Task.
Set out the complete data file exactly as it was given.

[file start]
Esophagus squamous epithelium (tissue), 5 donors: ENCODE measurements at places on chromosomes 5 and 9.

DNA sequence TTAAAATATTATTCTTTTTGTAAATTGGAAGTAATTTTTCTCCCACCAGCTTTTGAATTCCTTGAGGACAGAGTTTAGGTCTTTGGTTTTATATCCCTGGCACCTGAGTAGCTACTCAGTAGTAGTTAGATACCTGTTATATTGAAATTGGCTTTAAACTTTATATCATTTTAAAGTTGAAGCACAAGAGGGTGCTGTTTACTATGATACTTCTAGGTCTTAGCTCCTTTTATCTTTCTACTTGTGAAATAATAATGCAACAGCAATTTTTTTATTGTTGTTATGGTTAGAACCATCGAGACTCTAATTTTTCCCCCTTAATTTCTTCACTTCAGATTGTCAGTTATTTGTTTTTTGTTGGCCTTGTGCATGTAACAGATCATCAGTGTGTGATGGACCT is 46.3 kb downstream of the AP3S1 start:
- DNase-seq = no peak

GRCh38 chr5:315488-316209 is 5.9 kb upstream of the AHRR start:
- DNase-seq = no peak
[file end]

Esophagus squamous epithelium (tissue), 5 donors: ENCODE measurements at places on chromosomes 5 and 9.

DNA sequence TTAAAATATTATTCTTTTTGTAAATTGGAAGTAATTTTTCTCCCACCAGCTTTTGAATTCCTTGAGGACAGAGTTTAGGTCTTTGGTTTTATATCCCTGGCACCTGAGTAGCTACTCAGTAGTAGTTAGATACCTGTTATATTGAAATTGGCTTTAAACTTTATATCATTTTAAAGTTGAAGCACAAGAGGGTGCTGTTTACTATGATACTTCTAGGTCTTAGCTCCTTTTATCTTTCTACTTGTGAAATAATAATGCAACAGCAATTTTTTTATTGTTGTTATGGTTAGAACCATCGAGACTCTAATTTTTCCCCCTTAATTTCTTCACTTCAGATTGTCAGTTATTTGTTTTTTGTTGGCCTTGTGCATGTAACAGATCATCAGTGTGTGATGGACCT is 46.3 kb downstream of the AP3S1 start:
- DNase-seq = no peak

GRCh38 chr5:315488-316209 is 5.9 kb upstream of the AHRR start:
- DNase-seq = no peak